Discovery from academics collaborating with Shell could enable a sustainable energy future, with a reduced global warming threat
A method for making hydrogen from methane without emitting carbon dioxide could be a new route to a sustainable future for fossil fuels. Chemists and engineers at the University of California Santa Barbara (UCSB) in the US bubble methane through a molten bismuth–nickel catalyst, converting 95% of the gas into graphite and hydrogen.
Today steam reforming makes hydrogen from methane, unavoidably producing the greenhouse gas carbon dioxide. ‘Hydrogen is a huge industry, and if you think about the possibility of using hydrogen as a fuel, it’s going to expand enormously,’ says UCSB theorist Horia Metiu. ‘That can’t be done, unless we have a way of making hydrogen without carbon dioxide.’
Previous attempts to develop cleaner methods for making hydrogen from methane have failed because solid catalysts got ‘coked’, covered by carbon layers that stopped them working. One alternative method used molten tin as a catalyst, in which only a limited amount of carbon can dissolve, with the rest precipitating out at the top, avoiding coking. But although tin melts easily the catalyst didn’t make enough hydrogen. ‘Our first reaction when we heard this is, “Well, we’ve got to put some nickel in to activate the melt,”’ Metiu tells Chemistry World.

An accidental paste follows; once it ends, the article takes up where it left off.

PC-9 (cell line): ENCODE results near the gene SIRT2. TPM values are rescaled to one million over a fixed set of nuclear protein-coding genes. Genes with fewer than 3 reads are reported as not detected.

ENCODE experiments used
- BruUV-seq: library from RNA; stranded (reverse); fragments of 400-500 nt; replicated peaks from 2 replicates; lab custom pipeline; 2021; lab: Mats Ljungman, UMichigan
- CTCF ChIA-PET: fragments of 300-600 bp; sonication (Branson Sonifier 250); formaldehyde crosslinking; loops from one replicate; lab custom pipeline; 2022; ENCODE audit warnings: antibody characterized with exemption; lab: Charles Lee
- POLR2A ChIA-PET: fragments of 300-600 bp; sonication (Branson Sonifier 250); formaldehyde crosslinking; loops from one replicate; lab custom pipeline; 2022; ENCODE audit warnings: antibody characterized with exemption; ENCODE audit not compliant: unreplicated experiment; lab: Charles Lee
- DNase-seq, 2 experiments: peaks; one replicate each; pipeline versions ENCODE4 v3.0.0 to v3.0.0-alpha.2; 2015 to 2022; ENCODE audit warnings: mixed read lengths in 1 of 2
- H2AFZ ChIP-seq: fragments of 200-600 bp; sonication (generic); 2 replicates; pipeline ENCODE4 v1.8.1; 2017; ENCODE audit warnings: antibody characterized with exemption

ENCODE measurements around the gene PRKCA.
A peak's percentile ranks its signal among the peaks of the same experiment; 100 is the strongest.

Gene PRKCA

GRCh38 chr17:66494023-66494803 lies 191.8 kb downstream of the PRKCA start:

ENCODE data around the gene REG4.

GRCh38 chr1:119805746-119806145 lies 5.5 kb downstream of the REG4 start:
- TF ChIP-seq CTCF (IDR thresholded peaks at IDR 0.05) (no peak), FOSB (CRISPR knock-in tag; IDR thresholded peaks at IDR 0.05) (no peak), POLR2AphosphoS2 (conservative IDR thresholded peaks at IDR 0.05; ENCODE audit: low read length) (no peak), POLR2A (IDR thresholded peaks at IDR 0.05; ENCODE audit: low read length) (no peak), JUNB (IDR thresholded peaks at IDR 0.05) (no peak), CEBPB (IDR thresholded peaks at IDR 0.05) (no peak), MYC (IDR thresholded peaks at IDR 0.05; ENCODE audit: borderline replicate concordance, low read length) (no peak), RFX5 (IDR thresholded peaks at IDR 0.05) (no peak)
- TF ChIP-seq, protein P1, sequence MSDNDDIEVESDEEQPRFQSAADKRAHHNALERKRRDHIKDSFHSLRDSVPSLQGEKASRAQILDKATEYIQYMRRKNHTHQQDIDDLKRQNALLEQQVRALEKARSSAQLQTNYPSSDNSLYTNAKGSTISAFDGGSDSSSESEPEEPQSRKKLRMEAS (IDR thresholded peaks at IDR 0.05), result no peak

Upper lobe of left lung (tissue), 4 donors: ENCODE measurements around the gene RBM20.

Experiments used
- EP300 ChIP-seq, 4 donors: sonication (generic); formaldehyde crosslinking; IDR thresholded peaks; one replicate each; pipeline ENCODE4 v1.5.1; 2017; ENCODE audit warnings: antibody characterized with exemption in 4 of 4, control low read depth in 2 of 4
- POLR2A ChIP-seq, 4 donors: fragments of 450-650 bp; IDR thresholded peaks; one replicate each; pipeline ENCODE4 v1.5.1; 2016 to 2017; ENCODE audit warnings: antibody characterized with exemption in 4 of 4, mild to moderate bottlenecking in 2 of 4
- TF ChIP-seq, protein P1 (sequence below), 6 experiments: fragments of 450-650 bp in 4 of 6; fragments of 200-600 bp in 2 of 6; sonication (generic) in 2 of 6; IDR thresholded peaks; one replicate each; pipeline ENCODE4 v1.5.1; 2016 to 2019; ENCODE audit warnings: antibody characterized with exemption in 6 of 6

The UCSB team – with most of the experiments done in Eric McFarland’s lab by PhD student Ches Upham – used quartz tubes to contain the metals and methane. The researchers heated a mixture of nickel and bismuth to 1065˚C and bubbled through 10cm3 of methane per minute. Conversion to hydrogen was almost complete, and Metiu stresses no carbon dioxide was produced. However, the energy required for heating would generate emissions unless powered entirely by renewable sources.
Beatriz Fidalgo from Cranfield University, UK, calls the approach to avoiding coking ‘interesting’ and likes the reactor’s simplicity. It’s hard to see how it would fit in our existing energy infrastructure, she adds, although it ‘could be a useful method for converting solar energy into chemical energy’.
McFarland has analysed the economics of scaling up this very early result to producing 180,000 tonnes of hydrogen per year. That would need a 620m3 reactor, around a quarter the size of an Olympic swimming pool. The UCSB team is collaborating with Shell, and both think the technology may be viable on that scale. There is now an ‘ongoing conversation’ about its development, Metiu says.
D C Upham et al, Science, 2017, DOI: 10.1126/science.aao5023